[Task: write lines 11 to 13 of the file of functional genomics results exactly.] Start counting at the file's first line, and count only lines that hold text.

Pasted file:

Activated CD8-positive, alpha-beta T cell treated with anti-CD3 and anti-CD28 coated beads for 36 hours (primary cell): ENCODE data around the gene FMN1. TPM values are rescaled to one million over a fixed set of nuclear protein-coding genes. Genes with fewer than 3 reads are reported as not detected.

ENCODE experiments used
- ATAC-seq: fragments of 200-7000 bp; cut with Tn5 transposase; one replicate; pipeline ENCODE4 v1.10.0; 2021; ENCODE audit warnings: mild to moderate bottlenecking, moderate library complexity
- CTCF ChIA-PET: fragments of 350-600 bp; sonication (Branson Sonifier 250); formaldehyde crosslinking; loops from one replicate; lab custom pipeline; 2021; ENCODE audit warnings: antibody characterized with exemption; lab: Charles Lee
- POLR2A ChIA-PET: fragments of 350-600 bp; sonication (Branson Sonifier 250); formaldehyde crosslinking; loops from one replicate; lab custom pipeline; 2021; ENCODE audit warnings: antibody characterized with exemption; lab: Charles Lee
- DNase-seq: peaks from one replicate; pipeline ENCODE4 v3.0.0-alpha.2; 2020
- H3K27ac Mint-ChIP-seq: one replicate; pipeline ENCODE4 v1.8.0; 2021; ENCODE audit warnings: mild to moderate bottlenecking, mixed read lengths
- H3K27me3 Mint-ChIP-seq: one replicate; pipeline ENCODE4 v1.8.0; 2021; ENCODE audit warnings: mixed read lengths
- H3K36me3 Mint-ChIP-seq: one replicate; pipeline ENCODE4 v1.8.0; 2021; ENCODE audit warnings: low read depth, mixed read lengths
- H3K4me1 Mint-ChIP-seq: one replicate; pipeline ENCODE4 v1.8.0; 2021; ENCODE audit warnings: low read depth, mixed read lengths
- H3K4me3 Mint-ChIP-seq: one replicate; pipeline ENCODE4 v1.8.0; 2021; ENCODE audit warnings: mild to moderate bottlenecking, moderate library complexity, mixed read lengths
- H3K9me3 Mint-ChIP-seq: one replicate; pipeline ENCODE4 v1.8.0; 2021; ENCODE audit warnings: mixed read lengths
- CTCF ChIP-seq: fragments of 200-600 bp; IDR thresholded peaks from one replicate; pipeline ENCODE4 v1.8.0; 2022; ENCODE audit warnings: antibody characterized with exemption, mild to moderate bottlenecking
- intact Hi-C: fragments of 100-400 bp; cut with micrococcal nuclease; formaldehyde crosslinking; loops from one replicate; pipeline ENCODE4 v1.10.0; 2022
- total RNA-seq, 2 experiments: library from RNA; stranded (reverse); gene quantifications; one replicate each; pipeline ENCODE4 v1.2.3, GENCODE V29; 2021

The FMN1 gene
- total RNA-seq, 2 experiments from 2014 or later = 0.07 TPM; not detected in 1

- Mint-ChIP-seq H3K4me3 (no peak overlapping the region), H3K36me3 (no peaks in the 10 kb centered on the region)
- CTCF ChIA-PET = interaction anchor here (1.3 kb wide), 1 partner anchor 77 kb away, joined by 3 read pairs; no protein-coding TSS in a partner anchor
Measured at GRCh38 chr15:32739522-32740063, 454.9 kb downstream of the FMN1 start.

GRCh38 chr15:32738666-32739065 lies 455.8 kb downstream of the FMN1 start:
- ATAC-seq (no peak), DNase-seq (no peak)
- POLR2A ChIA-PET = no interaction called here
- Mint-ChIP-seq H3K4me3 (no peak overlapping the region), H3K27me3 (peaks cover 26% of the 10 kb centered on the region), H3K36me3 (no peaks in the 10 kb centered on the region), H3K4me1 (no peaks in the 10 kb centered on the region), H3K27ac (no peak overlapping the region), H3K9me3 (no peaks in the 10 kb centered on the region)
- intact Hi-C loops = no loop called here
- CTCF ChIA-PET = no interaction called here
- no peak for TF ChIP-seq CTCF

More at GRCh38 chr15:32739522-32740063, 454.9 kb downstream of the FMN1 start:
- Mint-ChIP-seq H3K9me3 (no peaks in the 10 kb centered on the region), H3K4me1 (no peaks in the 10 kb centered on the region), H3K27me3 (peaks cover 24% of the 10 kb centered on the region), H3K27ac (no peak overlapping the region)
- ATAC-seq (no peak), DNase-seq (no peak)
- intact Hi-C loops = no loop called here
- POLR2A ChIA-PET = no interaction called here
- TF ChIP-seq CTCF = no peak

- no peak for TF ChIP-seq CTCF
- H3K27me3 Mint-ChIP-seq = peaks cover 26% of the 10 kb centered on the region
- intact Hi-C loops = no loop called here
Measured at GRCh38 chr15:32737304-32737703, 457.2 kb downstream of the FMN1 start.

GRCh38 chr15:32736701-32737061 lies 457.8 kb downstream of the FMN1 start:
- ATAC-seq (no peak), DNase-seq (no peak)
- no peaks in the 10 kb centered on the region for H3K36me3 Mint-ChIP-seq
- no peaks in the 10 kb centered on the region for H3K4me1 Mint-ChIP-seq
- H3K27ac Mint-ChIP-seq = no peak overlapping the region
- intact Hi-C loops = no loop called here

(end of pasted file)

- H3K4me3 Mint-ChIP-seq: one replicate; pipeline ENCODE4 v1.8.0; 2021; ENCODE audit warnings: mild to moderate bottlenecking, moderate library complexity, mixed read lengths
- H3K9me3 Mint-ChIP-seq: one replicate; pipeline ENCODE4 v1.8.0; 2021; ENCODE audit warnings: mixed read lengths
- CTCF ChIP-seq: fragments of 200-600 bp; IDR thresholded peaks from one replicate; pipeline ENCODE4 v1.8.0; 2022; ENCODE audit warnings: antibody characterized with exemption, mild to moderate bottlenecking